Art: Blending a GIMP

By training I’m mostly a philosopher, and a little bit of a programmer too. What I’ve had almost no schooling in at all is art – bit of a problem for a one man game shop you might think. The last week or so I’ve been trying to catch up and get my artistic basics ‘good enough’ to get the job done.

My secret weapon, of course, is that I’ve been teaching myself how to do arty bits on computers since I was a tiny child and first grasped a mouse and a copy of Deluxe Paint. In fact, it was on the artistic side of game development where I first started making contributions, building 3D models for Half-Life and Unreal Engine 2 in a succession of packages popular about seven years ago. However, it’s not seven years ago and my skills have atrophied a little in the intervening time so it was time for a fresh start.

I’ve begun using two new (to me) bits of open source software which have risen up while I’ve been away from the digital art space. For 3D I’ve opted to make use of Blender, which to me looks a lot like Lightwave used to (but controls almost nothing like it), and for 2D the ‘hillariously’ acroynm-ed GIMP.

GIMP was the easiest fit; with its menus and tools being instantly familiar to anyone whose ever made use of a half-decent 2D editing package. It all started coming back fairly swiftly: layers, dodge & burn, smudge, level adjustments. I’m sure I’m missing out on some amazing new Photoshop feature that everyone is raving about, but I bet it also still starts up super slow.

I’ve not had to really use any manuals or tutorials to get into using GIMP so far; though I did find editing and painting transparency information a bit more fiddly than I would have liked. The one thing I did grab was a whole bunch of free brushes, pretty much at random, so that there were some more shapes than the limited default range to choose from. GIMP has its own brush format but can also make use of the Photoshop brush format so you can pretty much grab anything and everything, drop it in the right directory and it’ll be there.

If anyone out there has any top GIMP tips, tutorials, brushes or plugins that might be useful for making game textures, background art and similar then do let me know as I’m sure there’s plenty of stuff I’m still missing.

Blender has been a little trickier to get into. I expect it could be due to its origins on linux or the mac but it has very non-windows native keyboard shortcuts (ctrl +c and ctrl +s do not do what you think they might). I expect its all configurable somewhere but right now I’m not sure what all the buttons do so changing them is probably not the smartest move. The other hurdle is that 3D technology in games has moved on a fair bit more than 2D technology since I last dabbled so I knew I’d have some more things to learn. I want to make use of normal mapping in my first game so figured getting a good workflow for generating these maps was important. The internet provided its wonderous bounty once again and I found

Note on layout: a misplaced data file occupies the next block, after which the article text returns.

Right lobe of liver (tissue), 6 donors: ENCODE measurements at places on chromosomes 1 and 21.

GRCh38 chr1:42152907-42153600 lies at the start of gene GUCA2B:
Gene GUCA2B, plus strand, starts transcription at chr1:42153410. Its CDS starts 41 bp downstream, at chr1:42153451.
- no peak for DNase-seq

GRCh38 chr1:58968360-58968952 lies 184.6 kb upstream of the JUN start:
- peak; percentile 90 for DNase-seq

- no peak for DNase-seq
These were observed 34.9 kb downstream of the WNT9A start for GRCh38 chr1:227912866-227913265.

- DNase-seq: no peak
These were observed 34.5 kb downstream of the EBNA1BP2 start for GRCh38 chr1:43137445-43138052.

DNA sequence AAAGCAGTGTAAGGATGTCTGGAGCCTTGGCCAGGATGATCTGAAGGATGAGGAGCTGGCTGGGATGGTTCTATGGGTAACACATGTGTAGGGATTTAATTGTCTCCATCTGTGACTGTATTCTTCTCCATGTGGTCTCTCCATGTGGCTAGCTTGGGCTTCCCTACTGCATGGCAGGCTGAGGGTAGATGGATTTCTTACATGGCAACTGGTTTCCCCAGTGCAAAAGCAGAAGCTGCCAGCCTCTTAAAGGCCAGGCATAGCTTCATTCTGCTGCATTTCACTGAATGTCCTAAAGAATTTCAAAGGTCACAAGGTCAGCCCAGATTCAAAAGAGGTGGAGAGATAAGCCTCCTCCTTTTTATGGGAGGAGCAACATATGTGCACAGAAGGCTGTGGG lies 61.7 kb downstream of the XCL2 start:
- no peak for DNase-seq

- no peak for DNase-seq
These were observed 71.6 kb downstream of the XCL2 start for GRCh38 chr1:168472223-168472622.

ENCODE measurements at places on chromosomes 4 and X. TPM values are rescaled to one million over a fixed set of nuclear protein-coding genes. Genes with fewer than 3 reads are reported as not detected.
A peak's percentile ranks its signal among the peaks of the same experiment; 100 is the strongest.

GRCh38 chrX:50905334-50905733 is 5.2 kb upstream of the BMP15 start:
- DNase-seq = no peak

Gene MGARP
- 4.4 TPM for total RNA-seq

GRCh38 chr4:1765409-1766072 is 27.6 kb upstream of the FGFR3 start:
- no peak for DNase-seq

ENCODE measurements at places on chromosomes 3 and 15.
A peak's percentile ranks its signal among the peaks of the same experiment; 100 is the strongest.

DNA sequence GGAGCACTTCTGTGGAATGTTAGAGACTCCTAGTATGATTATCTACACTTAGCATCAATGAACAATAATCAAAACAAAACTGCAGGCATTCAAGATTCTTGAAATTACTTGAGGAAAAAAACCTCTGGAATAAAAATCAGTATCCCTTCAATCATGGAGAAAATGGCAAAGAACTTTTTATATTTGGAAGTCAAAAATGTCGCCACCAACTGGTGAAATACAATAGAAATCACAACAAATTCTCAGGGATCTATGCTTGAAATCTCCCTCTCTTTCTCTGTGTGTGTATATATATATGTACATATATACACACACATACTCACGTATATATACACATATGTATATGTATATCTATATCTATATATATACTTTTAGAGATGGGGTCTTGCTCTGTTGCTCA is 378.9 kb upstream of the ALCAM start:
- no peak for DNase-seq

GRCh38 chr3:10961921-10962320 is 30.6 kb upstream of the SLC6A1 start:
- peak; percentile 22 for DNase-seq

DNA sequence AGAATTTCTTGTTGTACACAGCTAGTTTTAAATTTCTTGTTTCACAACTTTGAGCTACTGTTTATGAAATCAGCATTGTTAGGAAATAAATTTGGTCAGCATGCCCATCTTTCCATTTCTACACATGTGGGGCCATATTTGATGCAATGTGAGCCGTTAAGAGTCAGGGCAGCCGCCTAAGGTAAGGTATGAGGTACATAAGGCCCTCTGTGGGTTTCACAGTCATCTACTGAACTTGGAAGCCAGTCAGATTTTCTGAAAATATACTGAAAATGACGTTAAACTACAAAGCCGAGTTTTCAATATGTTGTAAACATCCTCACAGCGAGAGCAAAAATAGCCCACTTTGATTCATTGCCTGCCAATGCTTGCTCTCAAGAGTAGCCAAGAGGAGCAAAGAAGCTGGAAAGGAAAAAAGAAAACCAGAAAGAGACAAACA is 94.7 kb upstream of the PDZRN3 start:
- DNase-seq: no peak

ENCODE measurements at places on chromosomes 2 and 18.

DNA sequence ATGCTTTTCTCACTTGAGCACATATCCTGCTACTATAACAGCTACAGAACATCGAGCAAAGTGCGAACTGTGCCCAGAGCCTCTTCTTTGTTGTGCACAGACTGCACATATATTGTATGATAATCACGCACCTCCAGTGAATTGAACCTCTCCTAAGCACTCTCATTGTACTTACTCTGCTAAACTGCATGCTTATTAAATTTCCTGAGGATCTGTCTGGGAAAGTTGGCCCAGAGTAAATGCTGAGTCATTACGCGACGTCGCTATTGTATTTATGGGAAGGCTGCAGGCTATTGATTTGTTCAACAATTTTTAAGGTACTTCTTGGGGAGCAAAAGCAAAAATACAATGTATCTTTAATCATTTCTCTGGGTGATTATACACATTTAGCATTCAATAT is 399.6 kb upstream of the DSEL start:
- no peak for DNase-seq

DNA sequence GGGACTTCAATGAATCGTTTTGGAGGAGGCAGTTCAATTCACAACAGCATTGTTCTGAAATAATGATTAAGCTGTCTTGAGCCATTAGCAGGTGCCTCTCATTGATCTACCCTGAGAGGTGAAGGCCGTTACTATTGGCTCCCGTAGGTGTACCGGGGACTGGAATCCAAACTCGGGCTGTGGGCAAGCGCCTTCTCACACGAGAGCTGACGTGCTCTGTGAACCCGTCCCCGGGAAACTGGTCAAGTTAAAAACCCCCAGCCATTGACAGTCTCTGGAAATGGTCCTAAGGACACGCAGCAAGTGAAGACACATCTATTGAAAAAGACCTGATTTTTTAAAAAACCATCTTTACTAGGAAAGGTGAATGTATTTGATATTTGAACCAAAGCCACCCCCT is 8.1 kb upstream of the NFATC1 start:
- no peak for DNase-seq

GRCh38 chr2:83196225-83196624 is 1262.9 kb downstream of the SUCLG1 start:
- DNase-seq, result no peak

this tutorial particularly clear for my purposes. I also wanted a clear tutorial on UV unwrapping, because in my previous experience each 3D package tends to have a few quirks in this area, and found a decent summation in the online blender manual, which is a general wealth of information on all things blender.

I also had a bit of ‘fun’ tinkering with the default .x exporter (my current model data format of choice) with it first seeming to export a completely invalid file (with no warnings) and then exporting a model with flipped normals and broken UVs. I did manage to fix it in the end but I’m not entirely sure exactly how I got to the fix so I expect I may have more good times ahead wrestling with it.

As above, if you have anything I should definitely know about blender or any really good resources for Blender + games rather than Blender + films stick it in the comments.

You are formally requested to monitor me via twitter here.

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One response to “Art: Blending a GIMP

  • Nick H

    A new feature in the latest Blender (2.49) is Projection painting, allowing you to texture map an object from a bunch of overlapping textures taken from different angles. It’s probably most useful when mapping multiple reference photographs onto a model but you might prefer it to painting onto unwrapped UV maps.

    http://wiki.blender.org/index.php/Dev:Ref/Release_Notes/2.49/Projection_Paint

    I had a sneak look at Blender 2.50 (not out for a while) – the UI is nicer and they’ve tidied up some of the animation nonsense.

    If you ever used adjustment layers or layer styles in Photoshop, you’ll miss them in GIMP. I think they need another year or so to get the new graphics library (GEGL) fully embedded into it before they can start to add useful features like this.

    Anyway have fun with your open source shenanigans!

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